I have never been a big fan of ‘spectrum’ thinking. The language of far left and far right  just rings hollow for me. It is insufficient for the most part and in the end, inaccurate.

I read the book The Argument Culture by Deborah Tannen more than a decade ago and said out loud “Oh! So THAT is why I bristle at the either/or, Republican/Democrat, Right/Left dichotomy! – now it makes sense.

I reject the spectrum at every turn … but recently I have begun to make an exception in regards to the spectrum. The spectrum is only applicable for someone who thinks that there is a spectrum. I will only try to get them to see that not everyone exists on a spectrum nor are they accounted for by a right-left binary. I no longer try to dislodge them of the notion as a whole – I only try to introduce that a spectrum is incomplete and insufficient.

Lately I have been overwhelmed – probably because it is an election year – by binary language and dualistic thinking. In these conversations I have discovered that it can be quite effective to introduce a simple word play. Spectrums are not straight lines – like light, they bend. 

You may think that this sounds overly simplistic but just think about the rise of the Tea-Party and the emergence of the Occupy movement coming in roughly the same window of time. Now those two groups would say that they stand for completely different things. To an outside observer, however, for all the minor distinctions they share a ‘Major’ concern: the system is broken and we can’t trust our leaders to fix it. 

This week, I am starting a series on my personal blog working though the Death of the Liberal Class by Chris Hedges. He begins the book with a 25 year old former Marine walking along a highway in Upstate NY that I driven. He is disillusioned with the economic and political systems and is getting ready to do something about it. At one point the young vet says:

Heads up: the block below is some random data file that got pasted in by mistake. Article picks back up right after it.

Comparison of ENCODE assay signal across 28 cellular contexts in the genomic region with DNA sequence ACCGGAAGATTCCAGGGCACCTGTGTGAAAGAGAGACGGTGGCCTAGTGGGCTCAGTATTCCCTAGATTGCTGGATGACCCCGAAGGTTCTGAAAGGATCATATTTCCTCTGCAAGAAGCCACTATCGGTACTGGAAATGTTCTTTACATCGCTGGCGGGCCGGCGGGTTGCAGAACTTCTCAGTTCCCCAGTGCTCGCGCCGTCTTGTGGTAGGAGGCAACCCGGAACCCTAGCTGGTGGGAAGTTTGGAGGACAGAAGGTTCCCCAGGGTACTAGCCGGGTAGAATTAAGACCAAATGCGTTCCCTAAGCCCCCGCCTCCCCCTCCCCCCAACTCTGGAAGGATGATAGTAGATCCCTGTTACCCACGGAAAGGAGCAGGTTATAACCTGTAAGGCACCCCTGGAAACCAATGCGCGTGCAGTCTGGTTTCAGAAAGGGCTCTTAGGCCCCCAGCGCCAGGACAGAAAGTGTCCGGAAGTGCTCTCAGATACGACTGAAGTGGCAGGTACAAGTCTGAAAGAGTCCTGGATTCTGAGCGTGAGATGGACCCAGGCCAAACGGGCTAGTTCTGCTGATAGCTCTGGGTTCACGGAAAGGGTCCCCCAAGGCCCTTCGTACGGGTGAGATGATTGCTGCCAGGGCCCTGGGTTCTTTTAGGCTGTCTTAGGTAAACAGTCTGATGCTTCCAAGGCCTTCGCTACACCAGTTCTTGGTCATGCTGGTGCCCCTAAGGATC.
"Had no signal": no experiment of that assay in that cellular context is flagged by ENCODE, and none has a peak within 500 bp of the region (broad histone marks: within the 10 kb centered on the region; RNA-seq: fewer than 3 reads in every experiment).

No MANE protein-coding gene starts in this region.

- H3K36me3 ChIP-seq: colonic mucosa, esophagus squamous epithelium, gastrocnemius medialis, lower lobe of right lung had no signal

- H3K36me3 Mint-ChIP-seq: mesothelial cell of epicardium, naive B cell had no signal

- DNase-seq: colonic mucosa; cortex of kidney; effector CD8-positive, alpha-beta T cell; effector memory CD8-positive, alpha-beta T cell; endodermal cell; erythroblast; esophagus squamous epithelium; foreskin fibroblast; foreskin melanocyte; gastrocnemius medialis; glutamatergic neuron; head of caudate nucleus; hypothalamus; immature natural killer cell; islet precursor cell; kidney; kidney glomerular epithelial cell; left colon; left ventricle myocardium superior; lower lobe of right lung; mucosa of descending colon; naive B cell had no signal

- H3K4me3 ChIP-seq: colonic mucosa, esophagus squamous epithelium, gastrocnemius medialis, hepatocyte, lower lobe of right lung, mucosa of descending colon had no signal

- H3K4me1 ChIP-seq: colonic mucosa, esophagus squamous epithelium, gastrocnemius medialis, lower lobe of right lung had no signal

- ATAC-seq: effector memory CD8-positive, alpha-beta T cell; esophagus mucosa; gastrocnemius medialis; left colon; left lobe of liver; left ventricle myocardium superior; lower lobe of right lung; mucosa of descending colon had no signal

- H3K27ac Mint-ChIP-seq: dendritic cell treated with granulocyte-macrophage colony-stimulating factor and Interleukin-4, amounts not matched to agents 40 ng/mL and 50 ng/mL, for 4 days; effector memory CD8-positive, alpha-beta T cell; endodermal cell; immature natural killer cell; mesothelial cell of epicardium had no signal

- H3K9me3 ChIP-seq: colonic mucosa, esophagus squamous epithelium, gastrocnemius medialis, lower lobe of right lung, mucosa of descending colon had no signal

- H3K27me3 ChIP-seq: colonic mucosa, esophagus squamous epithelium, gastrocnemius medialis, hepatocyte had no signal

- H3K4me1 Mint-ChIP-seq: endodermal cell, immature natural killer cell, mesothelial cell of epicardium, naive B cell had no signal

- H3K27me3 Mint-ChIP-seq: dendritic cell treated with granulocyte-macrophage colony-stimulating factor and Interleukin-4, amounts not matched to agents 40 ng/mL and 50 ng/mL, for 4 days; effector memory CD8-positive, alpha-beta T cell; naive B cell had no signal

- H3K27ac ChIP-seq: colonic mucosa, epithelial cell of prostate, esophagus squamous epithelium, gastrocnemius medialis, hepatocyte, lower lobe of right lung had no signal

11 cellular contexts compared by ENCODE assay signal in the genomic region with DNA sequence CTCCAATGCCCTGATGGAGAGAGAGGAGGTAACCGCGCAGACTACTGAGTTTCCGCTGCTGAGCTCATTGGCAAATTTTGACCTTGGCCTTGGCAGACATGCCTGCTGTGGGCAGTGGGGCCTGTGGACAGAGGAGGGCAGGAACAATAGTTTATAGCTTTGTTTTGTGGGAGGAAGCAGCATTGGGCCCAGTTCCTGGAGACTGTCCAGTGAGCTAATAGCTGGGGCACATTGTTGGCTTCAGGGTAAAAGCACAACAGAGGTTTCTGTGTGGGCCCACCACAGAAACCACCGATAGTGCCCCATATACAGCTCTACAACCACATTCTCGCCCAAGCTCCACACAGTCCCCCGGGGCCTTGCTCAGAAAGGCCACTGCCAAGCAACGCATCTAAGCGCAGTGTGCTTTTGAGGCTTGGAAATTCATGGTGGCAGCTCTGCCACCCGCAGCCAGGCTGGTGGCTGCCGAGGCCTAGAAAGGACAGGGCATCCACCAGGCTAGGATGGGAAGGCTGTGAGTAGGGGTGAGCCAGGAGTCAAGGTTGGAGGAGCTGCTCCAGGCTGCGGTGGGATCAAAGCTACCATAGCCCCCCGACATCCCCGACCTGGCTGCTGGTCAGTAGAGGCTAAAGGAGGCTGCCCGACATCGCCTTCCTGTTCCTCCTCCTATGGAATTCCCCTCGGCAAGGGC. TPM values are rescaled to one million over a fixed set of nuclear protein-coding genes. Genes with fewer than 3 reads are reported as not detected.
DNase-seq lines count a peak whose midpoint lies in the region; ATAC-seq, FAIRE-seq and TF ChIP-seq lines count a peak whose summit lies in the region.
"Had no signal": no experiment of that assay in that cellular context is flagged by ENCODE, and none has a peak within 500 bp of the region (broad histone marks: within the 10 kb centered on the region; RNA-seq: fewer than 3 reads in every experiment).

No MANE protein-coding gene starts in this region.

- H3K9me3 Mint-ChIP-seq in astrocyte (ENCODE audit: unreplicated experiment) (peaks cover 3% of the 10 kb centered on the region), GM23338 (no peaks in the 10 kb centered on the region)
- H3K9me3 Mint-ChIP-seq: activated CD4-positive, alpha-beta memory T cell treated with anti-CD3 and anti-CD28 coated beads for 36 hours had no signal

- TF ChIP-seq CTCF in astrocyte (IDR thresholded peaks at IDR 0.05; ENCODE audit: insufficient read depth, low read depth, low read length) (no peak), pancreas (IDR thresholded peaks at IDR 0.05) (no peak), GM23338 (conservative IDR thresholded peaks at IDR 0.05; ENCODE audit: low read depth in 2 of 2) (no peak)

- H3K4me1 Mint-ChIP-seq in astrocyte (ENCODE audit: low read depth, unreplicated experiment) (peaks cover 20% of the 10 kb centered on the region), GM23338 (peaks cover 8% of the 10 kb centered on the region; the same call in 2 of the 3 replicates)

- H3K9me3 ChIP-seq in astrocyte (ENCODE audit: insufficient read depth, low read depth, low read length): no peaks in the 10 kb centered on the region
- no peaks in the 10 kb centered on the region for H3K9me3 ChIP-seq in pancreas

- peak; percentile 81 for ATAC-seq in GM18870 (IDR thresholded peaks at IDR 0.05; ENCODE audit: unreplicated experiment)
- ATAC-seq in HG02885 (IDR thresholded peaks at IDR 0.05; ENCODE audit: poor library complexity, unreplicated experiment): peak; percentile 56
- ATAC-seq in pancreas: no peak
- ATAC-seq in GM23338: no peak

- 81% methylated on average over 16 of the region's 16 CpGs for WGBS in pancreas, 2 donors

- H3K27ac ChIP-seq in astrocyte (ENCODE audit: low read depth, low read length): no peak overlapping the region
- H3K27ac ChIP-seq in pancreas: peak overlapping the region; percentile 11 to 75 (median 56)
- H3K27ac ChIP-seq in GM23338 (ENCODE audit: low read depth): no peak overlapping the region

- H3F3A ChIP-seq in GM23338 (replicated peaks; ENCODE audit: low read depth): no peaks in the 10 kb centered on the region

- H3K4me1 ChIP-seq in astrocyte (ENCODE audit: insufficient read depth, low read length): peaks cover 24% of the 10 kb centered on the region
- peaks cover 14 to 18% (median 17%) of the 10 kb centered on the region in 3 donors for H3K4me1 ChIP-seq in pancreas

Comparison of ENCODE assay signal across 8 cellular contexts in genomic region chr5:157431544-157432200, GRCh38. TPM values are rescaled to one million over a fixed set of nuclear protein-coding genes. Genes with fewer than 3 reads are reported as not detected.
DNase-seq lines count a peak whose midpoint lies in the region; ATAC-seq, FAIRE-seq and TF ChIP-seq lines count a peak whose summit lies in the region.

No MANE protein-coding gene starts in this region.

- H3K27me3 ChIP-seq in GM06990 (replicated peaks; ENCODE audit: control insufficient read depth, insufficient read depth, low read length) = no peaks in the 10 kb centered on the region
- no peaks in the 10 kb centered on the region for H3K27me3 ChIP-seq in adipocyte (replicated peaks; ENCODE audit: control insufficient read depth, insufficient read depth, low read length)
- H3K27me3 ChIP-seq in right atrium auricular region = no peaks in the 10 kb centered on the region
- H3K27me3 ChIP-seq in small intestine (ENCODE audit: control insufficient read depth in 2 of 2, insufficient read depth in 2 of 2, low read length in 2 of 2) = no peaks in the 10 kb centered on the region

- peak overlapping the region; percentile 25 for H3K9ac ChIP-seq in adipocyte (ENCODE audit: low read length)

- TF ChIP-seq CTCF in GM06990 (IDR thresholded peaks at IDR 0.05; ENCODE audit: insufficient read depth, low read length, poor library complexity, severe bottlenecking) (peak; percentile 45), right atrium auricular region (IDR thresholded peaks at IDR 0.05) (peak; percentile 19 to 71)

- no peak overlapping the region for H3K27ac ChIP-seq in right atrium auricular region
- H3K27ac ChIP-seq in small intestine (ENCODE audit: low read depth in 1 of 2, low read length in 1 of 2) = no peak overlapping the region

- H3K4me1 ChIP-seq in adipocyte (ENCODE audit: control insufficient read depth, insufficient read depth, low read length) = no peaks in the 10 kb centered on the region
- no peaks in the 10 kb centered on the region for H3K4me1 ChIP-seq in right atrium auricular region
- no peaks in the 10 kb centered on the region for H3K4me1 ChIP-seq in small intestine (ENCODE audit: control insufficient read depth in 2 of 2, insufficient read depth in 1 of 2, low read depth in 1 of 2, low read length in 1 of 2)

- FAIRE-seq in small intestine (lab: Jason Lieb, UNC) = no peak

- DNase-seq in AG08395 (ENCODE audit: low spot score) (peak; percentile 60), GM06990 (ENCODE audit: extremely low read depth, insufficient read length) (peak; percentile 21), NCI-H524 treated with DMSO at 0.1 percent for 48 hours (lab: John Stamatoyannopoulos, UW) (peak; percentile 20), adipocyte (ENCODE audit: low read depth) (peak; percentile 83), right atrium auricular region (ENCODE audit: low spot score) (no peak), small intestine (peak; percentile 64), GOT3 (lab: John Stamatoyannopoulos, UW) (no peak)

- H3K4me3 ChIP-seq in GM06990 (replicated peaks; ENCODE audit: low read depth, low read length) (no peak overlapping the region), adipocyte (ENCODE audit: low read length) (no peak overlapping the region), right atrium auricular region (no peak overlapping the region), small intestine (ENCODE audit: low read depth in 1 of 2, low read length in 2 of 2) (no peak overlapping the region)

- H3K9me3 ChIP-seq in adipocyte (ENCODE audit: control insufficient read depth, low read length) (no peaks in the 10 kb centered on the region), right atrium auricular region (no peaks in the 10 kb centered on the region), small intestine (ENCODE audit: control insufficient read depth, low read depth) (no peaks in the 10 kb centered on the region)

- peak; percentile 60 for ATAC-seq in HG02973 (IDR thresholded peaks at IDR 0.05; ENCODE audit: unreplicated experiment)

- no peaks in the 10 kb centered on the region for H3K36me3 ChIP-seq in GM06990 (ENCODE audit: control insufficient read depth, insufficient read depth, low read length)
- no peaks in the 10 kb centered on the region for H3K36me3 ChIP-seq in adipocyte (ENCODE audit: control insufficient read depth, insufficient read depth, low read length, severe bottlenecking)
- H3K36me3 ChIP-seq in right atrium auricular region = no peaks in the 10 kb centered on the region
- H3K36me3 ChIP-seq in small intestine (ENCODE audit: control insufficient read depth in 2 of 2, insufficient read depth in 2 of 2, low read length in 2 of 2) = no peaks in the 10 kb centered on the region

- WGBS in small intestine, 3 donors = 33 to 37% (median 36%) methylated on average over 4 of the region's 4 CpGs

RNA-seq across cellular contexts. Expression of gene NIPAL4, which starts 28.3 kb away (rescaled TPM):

“I could see there was no difference between the two main political parties. There is a false left/right paradigm which diverts the working class from the real reasons for their hardships.”

I am looking forward to the series in the exact inverse proportion to how much I am dreading this election cycle.* I have lots of Tea Party types in my life and many Occupy sympathizers as friends. I hear them both saying that the system is not working and that those in charge are not capable of fixing it, that we the people need to be more hands on.

Chris Hedges analyzes the crisis and articulates the root causes better than anyone I have found. The slant of the series will revolve around one simple question “If Hedges is right about the world – how then should we do theology? 

The Tea Party, the Occupy Movement, the global economic crisis and the ongoing wars are telling us something … and it is not about the End of Days. Doing theology in this environment will inherently have some continuity with historical approaches but it will require some tools that may not be familiar to us as well as some necessary innovations.

 The left and right think that they are far apart, but in a bent system they are closer than they would believe. At some point on an arc the far right and the far left almost touch. 

I end the way Hedges begins, with a quote from George Orwell:

At any given moment there is an orthodoxy, a body of ideas which it is assumed that all right-thinking people will accept without question. It is not exactly forbidden to say this, that or the other, but it is “not done” to say it, just as in mid-Victorian times it was “not done” to mention trousers in the presence of a lady. Anyone who challenges the prevailing orthodoxy finds himself silenced with surprising effectiveness. A genuinely unfashionable opinion is almost never given a fair hearing, either in the popular press or in the highbrow periodicals.  “Freedom of the Press”


* Tavis Smiley has been saying for quite a while that this will be the ugliest and most racist election in modern times.